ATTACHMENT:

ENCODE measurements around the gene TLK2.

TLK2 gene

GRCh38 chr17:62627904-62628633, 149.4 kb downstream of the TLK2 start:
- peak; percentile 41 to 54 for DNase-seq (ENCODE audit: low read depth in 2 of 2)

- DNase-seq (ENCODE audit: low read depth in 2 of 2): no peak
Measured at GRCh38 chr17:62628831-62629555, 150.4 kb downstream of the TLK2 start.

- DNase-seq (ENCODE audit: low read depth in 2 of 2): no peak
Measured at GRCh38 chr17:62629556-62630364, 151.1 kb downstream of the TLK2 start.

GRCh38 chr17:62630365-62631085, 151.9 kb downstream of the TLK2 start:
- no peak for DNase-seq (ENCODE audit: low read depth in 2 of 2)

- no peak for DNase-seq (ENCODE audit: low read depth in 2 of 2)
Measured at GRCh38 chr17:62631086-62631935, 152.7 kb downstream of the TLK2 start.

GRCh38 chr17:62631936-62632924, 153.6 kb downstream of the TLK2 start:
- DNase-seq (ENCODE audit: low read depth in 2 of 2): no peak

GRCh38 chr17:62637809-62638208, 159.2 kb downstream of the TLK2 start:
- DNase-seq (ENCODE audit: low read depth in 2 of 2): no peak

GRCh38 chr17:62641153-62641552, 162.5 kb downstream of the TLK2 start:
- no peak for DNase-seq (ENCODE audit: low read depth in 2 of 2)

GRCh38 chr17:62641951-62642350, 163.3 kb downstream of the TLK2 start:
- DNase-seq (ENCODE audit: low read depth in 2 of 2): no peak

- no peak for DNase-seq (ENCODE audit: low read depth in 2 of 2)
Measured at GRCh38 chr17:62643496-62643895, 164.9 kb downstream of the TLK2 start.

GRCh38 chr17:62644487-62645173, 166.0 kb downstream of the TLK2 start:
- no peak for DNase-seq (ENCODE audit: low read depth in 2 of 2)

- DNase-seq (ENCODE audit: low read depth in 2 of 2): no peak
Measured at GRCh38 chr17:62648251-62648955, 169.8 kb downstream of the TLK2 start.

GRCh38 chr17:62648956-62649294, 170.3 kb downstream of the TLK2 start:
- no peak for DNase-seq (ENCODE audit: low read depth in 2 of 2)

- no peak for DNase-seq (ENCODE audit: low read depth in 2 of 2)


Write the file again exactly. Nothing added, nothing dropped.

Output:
ENCODE measurements around the gene TLK2.

TLK2 gene

GRCh38 chr17:62627904-62628633, 149.4 kb downstream of the TLK2 start:
- peak; percentile 41 to 54 for DNase-seq (ENCODE audit: low read depth in 2 of 2)

- DNase-seq (ENCODE audit: low read depth in 2 of 2): no peak
Measured at GRCh38 chr17:62628831-62629555, 150.4 kb downstream of the TLK2 start.

- DNase-seq (ENCODE audit: low read depth in 2 of 2): no peak
Measured at GRCh38 chr17:62629556-62630364, 151.1 kb downstream of the TLK2 start.

GRCh38 chr17:62630365-62631085, 151.9 kb downstream of the TLK2 start:
- no peak for DNase-seq (ENCODE audit: low read depth in 2 of 2)

- no peak for DNase-seq (ENCODE audit: low read depth in 2 of 2)
Measured at GRCh38 chr17:62631086-62631935, 152.7 kb downstream of the TLK2 start.

GRCh38 chr17:62631936-62632924, 153.6 kb downstream of the TLK2 start:
- DNase-seq (ENCODE audit: low read depth in 2 of 2): no peak

GRCh38 chr17:62637809-62638208, 159.2 kb downstream of the TLK2 start:
- DNase-seq (ENCODE audit: low read depth in 2 of 2): no peak

GRCh38 chr17:62641153-62641552, 162.5 kb downstream of the TLK2 start:
- no peak for DNase-seq (ENCODE audit: low read depth in 2 of 2)

GRCh38 chr17:62641951-62642350, 163.3 kb downstream of the TLK2 start:
- DNase-seq (ENCODE audit: low read depth in 2 of 2): no peak

- no peak for DNase-seq (ENCODE audit: low read depth in 2 of 2)
Measured at GRCh38 chr17:62643496-62643895, 164.9 kb downstream of the TLK2 start.

GRCh38 chr17:62644487-62645173, 166.0 kb downstream of the TLK2 start:
- no peak for DNase-seq (ENCODE audit: low read depth in 2 of 2)

- DNase-seq (ENCODE audit: low read depth in 2 of 2): no peak
Measured at GRCh38 chr17:62648251-62648955, 169.8 kb downstream of the TLK2 start.

GRCh38 chr17:62648956-62649294, 170.3 kb downstream of the TLK2 start:
- no peak for DNase-seq (ENCODE audit: low read depth in 2 of 2)

- no peak for DNase-seq (ENCODE audit: low read depth in 2 of 2)